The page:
The remains of Andrée and his two companions were eventually found by walrus hunters in 1930 on the island of Kvitøya, just east of Svalbard. Andrée and half of Frænkel were found in the remains of their tent. Strindberg was found stuffed into a rocky crevice, where the others had haphazardly buried him. The camp was well stocked with food and littered with the equipment, sledges, tools and scientific instruments of the expedition.
Happily for the Swedish Anthropological and Geographical Society committee, there was a great deal of evidence as to the fate of the expedition. As he died, Andrée had thoughtfully wrapped his diary in straw, oilskins and a jersey and tucked it inside his coat. Equally posterity-conscious, Nils Strindberg had done his photographic duty and 93 of his plates survived, along with a bundle of unsent letters to his fiancée.
Since the diaries haven’t been digitised yet, I ordered the 1930 official account from a second-hand bookshop in Texas at great personal expense.
Adventure on the ice
It emerged that the balloon had crashed about two and a half days and 300 miles into the voyage. This was partly due to lost ballast and lost hydrogen, but mainly due to the weight of ice formation on the envelope – something Andrée had refused to consider possible, since the Arctic is almost always foggy and the temperature usually below zero.
The party had then set off south, dragging their ill-designed sledges, collapsible boat and bulky food stuffs (mainly brought to act as additional ballast in the balloon) over the pack ice. Unfortunately the ice floe was unhelpfully moving in the wrong direction.
They gradually shed provisions, but on August 10th, they were still dragging a combined weight of 950 lbs, including some scientific specimens (like gull’s eyeballs) that Andrée had picked up on the way.
By mid-September however, it was clear that they were literally getting nowhere and they prepared to winter on the ice pack. Fortunately, they had three guns and a number of seals and polar bears to keep them company. On 18th September, they celebrated the King’s Jubilee with a fine meal of seal steak and ivory gull fried in blubber, seal liver, seal brains, seal kidneys, Swedish bread, chocolate, gateaux aux raisins, with raspberry sauce, and a bottle of 1834 Antonio de Ferrara port, after which they sang the national anthem. This might have been connected to the party’s subsequent stomach cramps and diarrhoea, which prompted Andrée to add opium to their daily diet.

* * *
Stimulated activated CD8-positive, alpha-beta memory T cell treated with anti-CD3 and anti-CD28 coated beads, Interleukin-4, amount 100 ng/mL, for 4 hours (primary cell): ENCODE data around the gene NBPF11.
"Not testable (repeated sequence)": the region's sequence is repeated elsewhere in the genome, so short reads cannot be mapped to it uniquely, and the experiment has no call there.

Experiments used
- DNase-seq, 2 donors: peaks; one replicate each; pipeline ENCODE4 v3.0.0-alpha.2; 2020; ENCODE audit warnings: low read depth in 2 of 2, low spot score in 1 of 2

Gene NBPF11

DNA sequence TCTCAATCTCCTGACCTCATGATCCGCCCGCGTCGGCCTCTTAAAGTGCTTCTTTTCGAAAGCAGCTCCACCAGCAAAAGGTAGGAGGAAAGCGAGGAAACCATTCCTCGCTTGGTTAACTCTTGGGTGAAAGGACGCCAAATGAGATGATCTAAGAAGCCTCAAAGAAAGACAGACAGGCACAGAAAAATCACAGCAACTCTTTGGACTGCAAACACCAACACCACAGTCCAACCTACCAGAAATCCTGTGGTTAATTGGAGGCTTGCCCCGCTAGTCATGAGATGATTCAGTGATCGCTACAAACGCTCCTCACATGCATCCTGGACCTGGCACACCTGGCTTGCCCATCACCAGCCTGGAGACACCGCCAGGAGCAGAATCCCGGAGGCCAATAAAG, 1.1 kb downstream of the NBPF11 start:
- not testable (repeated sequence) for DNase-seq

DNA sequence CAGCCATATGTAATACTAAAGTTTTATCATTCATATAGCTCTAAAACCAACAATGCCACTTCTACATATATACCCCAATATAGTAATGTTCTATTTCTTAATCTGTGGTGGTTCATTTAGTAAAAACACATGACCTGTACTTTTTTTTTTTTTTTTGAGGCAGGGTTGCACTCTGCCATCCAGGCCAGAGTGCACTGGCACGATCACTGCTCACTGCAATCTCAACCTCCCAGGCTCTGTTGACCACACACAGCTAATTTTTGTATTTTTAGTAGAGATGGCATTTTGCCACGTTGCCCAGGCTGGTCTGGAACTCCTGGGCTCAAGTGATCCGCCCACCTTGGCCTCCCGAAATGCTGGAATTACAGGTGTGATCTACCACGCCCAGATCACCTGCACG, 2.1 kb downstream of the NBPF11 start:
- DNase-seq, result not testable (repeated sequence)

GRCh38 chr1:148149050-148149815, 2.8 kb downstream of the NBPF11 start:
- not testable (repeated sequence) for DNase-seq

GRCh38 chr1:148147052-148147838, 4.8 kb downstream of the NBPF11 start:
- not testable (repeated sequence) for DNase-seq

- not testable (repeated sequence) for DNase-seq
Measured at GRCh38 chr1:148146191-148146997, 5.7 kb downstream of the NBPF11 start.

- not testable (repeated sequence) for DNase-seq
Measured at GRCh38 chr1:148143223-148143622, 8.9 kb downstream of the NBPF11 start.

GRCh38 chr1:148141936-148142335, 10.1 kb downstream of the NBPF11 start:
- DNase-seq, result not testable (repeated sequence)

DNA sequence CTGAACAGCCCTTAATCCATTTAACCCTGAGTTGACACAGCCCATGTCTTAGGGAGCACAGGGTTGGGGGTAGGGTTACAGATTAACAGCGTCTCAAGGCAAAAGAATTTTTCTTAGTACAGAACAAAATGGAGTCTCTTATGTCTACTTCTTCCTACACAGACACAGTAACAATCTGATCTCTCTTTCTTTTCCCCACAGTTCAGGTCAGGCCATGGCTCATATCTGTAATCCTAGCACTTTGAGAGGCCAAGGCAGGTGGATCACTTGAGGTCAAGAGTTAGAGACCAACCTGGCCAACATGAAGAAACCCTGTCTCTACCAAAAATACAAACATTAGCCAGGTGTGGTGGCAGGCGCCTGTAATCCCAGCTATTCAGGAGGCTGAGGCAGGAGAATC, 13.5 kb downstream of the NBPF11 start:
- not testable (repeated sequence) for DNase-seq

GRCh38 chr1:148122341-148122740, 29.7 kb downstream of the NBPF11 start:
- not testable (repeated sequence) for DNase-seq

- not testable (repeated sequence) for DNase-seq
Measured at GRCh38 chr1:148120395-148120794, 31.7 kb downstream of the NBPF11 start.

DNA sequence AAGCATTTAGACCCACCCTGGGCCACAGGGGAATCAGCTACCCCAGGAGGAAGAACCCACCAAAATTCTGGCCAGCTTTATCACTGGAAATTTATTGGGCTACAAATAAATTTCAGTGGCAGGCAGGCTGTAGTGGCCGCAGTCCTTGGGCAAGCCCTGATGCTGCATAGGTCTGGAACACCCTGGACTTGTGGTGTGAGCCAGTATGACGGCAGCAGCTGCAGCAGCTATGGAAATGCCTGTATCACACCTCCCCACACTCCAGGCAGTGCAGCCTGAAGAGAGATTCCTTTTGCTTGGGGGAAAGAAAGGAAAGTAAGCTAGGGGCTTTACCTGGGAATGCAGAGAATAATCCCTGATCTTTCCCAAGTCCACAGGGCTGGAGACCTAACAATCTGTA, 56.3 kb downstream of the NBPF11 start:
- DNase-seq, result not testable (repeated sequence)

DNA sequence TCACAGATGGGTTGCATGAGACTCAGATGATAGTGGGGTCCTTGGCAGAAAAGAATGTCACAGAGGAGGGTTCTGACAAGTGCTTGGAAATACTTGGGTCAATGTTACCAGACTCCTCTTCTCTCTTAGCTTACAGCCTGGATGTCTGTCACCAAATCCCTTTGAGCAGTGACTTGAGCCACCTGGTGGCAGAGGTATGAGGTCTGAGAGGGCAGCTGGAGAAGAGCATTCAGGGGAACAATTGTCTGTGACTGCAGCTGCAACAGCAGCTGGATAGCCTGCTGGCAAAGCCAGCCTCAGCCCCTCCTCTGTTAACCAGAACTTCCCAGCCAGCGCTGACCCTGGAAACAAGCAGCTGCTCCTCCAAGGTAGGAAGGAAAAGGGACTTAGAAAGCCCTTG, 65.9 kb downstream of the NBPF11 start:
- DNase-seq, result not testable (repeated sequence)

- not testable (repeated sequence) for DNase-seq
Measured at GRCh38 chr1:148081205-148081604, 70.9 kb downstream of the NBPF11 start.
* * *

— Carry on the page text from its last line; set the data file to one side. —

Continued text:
The ice floe broke up on 1st October near to Kvitøya. After moving their supplies to land, they soon after died. None of them took the trouble to write down why. The most popular theory at the time was that they froze to death due to their flimsy tent, thin stockings and stylish but impractical Jaeger woolen suits. Frænkel in fact, insisted on wearing knickerbockers throughout, which possibly explains why his feet froze rather earlier than the others. Later theories include lead poisoning, polar bear attack or parasites from eating raw meat.
The three bodies were given a sumptuous public funeral on their return to Sweden, at which King Gustaf V gave an oration, so perhaps for Andrée, it was all worth it.
Like most national heroes, Andrée was subjected to the carrion-eyed attentions of revisionist historians in the 1960s, who regarded him as a jerk. They were probably right: he wasn’t unlucky – he was insanely optimistic and/or scientifically incompetent if he genuinely thought the expedition would succeed.
I like to regard Andrée as one of the victims of the Jules Verne age, when Great Undertakings, aimed at pointless and inaccessible goals, using far-fetched modes of transport became all the rage. He was probably assuming that when things went wrong he would be rescued by a tribe of pygmies or talking polar bears, and they would all laugh about it in Spitsbergen later.
The story of the expedition was turned into the 1982 film Flight of the Eagle, staring Max von Sydow, which is not available anywhere for less than $100. Damn it. Here is a soppy music video featuring Strindberg’s expedition photos instead.
Memorability Spectrum analysis:
Hotness (red): 81 – a strapping young man, but the only lady Andrée was interested in was his dear old Ma.
Eccentricity (green): 213 – so optimistic it hurt. A lot.
Violence (blue): 45 – no real evidence of violence, other than towards Arctic wildlife.